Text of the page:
TAMPA FIRE RESCUE Chief Pete Botto Personnel: 526 career firefighters Apparatus: 19 engines, four aerial trucks, 12 rescue (ALS transport) units, four ARFF trucks, one ventilation truck Population: 290,000 Area: 120 square miles On the morning of May 19, 2000, members of Tampa Fire...
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Fire Station 1 is a three-story building that also serves as the headquarters for fire department administration. When the Ybor fire began, all on-duty chief officers were attending a meeting. The smoke cloud rising up from Ybor City could easily be seen from headquarters. Within minutes of Engine 6's arrival on scene, the meeting room had emptied. Having all the chief officers arrive at nearly the same time and location proved to be advantageous. Division Chief James Taylor later noted that he was able to quickly break the fire into sectors, assigning a district chief to each strategic location. Taylor noted that using the terms north, south, east or west sector for such a large scene let everyone on scene understand their areas of responsibility and where they were being assigned.
District Chief Tom Bayne was on scene at 9:12, followed closely by Taylor. Incident command, initially established by Toenes and Engine 6, was now passed for the final time to Taylor at Palm Avenue and 19th Street.
It only took a few minutes for the entire northeast corner of the construction site to be completely involved in flames. As Engine 5 arrived on scene, its crew reported to the Ybor Brewing Co. and laid a supply line to Engine 6. Captain Jim Gary of Engine 5, noticing smoke coming from the attic of the brewery, transmitted a request for assistance. It took personnel from several fire crews about 20 minutes to bring this blaze under control. Eventually, a ladder truck from a neighboring community, Temple Terrace, was assigned to spray water on the building and protect it from the radiant heat.
Fire Jumps Street
The fire was raging westward and consuming at least two buildings under construction. An attempt was made to stop the fire's westward progression by placing fire crews from Aerial 1 and other companies along 19th Street. Before the aerial and other firefighting forces could be put in place, however, the fire had jumped 19th Street and was beginning to consume the second full block of wooden apartments under construction. Fire crews had to abandon their positions, leaving hoses behind, to escape the growing inferno. Fire crews were repositioned the next block west to take a stand and protect a historic Catholic Church and a new, four-story Hilton hotel.
It was now just before 9:30. As the fire spread throughout the construction site, new exposure hazards became obvious. A 12-year-old post office building on the north side had to be protected. Fire crews sprayed water on the postal building, giving up any hope of saving the wooden apartments in the first block.
The second block of wooden frame apartments presented a new hazard - at a U-Haul rental and storage facility a large liquid propane (LP) gas tank sat precariously close to the inferno. The crew from Engine 18, responding on the third alarm, placed protective hoselines on the propane tank. Aerial 9 assisted by placing a 1,000-gpm elevated steam on the LP tank.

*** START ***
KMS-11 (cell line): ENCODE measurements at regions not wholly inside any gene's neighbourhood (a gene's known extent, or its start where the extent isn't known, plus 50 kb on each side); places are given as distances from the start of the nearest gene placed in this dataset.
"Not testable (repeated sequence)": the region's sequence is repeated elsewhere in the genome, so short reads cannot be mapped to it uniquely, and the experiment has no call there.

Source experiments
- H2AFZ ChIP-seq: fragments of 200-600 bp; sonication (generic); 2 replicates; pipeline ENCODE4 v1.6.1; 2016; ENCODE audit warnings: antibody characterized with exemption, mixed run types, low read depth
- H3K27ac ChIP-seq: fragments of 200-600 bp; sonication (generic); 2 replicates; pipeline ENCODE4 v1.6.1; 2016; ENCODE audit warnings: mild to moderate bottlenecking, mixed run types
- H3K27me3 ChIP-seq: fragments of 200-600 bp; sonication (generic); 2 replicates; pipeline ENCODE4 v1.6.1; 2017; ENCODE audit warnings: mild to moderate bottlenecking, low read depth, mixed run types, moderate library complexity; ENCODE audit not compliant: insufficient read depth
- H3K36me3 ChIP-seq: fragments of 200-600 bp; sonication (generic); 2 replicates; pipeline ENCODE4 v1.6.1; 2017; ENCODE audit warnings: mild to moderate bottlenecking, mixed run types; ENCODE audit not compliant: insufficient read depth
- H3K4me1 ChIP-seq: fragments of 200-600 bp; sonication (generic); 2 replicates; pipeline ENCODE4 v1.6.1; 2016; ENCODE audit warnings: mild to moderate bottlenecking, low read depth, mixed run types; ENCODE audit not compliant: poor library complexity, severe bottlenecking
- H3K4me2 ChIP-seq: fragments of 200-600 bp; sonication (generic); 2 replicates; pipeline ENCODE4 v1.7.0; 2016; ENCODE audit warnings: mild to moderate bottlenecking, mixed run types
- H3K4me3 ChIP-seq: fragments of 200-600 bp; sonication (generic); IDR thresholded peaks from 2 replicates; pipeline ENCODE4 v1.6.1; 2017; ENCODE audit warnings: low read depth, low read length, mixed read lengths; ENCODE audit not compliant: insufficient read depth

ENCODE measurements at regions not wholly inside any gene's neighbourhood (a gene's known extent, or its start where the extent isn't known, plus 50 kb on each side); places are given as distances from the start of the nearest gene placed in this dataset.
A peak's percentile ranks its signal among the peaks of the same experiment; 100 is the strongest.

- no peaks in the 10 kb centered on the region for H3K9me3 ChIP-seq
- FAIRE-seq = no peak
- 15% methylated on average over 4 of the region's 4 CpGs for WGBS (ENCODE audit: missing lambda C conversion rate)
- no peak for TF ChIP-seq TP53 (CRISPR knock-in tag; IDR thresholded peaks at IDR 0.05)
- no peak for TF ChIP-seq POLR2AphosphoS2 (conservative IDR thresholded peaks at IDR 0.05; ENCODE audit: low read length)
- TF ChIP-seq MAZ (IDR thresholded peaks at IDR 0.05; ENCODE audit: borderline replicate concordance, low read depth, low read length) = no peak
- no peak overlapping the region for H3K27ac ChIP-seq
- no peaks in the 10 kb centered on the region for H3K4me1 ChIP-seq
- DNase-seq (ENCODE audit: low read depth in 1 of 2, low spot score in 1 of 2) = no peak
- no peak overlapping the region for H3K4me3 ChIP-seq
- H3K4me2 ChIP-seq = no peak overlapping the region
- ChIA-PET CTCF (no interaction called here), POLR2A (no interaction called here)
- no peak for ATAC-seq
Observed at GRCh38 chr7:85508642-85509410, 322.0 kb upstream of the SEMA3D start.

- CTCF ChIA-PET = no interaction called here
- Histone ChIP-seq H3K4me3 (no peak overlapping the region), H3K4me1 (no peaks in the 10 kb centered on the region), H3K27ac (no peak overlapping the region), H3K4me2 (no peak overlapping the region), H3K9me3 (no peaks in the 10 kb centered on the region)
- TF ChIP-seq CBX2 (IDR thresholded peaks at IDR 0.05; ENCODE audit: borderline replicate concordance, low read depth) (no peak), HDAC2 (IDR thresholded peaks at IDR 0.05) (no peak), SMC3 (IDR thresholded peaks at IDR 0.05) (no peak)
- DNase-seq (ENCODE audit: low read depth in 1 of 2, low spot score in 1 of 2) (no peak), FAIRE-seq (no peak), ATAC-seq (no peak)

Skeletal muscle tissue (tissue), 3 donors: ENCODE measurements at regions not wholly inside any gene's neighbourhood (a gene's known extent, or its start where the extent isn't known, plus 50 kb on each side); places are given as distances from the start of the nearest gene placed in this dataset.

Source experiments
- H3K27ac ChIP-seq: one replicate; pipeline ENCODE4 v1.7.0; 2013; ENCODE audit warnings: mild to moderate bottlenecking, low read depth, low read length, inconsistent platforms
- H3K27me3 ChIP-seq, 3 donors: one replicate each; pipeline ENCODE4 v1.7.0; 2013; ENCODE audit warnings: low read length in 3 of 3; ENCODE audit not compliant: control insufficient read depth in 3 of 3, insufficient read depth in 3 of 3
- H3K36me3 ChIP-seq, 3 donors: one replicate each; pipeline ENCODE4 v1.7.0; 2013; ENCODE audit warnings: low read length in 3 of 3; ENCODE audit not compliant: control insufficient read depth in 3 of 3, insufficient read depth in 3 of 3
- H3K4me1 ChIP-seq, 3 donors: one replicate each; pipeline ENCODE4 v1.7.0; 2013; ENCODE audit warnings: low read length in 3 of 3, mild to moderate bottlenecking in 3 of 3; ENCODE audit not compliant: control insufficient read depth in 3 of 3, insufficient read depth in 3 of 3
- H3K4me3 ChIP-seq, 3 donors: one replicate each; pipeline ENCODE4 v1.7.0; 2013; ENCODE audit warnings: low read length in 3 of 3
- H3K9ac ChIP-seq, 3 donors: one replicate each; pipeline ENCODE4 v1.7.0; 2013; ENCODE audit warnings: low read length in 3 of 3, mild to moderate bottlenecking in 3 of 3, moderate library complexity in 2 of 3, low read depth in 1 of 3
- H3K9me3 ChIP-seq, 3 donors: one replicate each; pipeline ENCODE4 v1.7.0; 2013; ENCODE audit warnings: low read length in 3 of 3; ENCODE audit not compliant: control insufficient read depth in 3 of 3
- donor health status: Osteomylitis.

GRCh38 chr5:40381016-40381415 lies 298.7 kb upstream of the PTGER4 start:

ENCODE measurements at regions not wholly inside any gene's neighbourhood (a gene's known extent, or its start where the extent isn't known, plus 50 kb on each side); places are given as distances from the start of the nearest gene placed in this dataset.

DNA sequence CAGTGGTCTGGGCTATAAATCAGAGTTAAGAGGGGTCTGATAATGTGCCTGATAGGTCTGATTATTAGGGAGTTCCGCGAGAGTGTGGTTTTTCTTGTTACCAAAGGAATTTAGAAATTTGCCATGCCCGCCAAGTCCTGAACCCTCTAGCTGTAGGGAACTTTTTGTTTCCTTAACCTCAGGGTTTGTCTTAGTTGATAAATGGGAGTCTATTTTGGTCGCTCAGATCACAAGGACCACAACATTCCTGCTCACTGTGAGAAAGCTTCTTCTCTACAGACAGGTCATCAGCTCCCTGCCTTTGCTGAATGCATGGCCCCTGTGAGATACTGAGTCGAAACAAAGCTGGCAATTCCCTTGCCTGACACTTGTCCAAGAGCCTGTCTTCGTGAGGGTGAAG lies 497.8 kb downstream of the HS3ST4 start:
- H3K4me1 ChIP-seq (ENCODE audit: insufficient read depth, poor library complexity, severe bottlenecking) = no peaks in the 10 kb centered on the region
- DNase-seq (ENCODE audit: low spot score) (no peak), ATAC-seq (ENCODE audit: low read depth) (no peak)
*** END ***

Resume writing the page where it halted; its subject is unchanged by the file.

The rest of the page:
By now, the radiant heat was setting fire to wooden framework in the windows of the four-story brick U-Haul storage facility. Engine 4 worked its water stream on the post office, on vehicles at the U-Haul building and on themselves. Engine 12 and other fire crews made forcible entry into the U-Haul building and extinguished several small spot fires. The intense heat from the now raging inferno melted the lights on the fire apparatus and heated firefighters' turnout gear to the point where cooling water streams had to be placed on them.
Firefighting efforts were thwarted by the extreme heat several times as fire crews had to reposition vehicles away from the unrelenting flames. A water tower standing over six stories tall was scorched.
At this time, more than a half-dozen hydrants were being tapped for water. Other hydrants were beginning to flow water to trucks that were supplying master streams. Command asked the Tampa Water Department to increase pressure in the system, and no serious water-shortage problems were encountered during the battle. Tampa Fire Rescue Assistant Chief David Keene noted that the problem wasn't a lack of water - the problem was there was just too much fire.
The fire, now consuming a second block of apartments, quickly marched westward. The crews of Aerial 14 and Engine 3, a pumper with a 50-foot elevated nozzle, responded on the fourth and fifth alarms. These crews set up master streams on the apartment building in an attempt to stunt the fire's growth, but there was too much fuel and too much fire. Eventually, the hoselines and elevated master streams were directed on the 100-year-old meeting hall of a Catholic Church and the fire's westward progression was stopped. A historic building was saved, a battle was won, but the war was far from over.